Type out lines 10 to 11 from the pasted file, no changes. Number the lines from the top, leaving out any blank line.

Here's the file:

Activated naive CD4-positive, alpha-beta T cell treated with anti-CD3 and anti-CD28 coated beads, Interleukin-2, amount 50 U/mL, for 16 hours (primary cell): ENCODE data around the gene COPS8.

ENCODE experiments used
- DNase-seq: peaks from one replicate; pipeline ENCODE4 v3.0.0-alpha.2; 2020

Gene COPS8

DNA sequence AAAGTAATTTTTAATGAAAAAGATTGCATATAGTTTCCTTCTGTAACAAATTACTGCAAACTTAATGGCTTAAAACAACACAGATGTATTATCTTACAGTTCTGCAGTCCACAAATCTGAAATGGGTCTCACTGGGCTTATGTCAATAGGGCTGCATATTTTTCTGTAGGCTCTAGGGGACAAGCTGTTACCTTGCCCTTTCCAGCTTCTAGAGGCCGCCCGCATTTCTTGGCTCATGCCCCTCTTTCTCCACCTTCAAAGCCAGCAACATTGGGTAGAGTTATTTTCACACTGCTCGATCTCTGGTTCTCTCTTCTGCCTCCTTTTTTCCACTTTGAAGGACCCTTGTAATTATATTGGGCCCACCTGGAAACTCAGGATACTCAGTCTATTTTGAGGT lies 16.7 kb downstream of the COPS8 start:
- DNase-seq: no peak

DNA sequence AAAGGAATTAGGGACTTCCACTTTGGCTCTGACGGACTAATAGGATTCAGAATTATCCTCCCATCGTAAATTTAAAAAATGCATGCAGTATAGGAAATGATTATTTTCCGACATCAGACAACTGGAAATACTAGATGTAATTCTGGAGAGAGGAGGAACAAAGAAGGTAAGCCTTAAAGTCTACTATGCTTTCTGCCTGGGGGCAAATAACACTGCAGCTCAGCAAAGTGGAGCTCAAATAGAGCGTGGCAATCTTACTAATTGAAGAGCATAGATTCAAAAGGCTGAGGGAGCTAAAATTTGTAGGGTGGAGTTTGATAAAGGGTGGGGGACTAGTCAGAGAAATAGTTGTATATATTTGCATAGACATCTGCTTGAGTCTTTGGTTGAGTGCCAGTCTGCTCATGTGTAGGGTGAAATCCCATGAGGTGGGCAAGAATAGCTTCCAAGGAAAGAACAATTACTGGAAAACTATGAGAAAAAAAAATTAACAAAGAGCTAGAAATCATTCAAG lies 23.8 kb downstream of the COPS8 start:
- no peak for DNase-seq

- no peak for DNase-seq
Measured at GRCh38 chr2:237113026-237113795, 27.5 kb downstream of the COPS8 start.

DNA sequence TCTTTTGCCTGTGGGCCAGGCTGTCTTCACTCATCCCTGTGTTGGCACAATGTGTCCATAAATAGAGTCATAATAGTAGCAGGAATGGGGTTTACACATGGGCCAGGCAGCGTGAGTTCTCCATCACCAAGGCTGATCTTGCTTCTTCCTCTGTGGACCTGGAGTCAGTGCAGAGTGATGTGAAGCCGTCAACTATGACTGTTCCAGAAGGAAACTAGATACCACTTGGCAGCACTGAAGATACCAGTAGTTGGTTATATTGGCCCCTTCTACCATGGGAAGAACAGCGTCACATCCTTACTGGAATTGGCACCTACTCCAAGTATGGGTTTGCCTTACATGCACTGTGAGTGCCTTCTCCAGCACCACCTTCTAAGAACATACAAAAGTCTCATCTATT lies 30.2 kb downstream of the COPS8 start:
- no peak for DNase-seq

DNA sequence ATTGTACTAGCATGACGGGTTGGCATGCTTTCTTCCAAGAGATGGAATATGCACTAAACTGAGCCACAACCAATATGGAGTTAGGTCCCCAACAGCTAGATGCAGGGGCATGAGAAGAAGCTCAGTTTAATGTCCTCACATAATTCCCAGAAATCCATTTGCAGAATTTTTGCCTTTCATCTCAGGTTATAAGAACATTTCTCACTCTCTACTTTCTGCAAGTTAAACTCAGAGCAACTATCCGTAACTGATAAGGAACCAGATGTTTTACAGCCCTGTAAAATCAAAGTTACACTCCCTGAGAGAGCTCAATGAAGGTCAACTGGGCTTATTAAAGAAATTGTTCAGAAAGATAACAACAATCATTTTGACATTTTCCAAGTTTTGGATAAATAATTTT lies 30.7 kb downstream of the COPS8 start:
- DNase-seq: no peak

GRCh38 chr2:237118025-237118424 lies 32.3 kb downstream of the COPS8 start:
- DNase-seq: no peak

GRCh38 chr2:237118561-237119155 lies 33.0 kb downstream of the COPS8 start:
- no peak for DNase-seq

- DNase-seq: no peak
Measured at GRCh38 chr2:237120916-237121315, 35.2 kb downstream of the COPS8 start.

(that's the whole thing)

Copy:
Measured at GRCh38 chr2:237113026-237113795, 27.5 kb downstream of the COPS8 start.

DNA sequence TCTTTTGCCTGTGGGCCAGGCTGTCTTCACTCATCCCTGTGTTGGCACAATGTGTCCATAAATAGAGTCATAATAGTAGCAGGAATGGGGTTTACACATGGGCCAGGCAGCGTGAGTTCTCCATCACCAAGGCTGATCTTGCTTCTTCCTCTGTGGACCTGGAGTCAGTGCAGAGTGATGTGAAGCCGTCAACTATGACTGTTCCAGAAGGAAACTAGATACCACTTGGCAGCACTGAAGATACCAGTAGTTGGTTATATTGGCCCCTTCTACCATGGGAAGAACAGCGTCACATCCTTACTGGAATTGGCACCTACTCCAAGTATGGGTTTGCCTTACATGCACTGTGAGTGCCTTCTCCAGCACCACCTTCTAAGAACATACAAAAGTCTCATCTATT lies 30.2 kb downstream of the COPS8 start: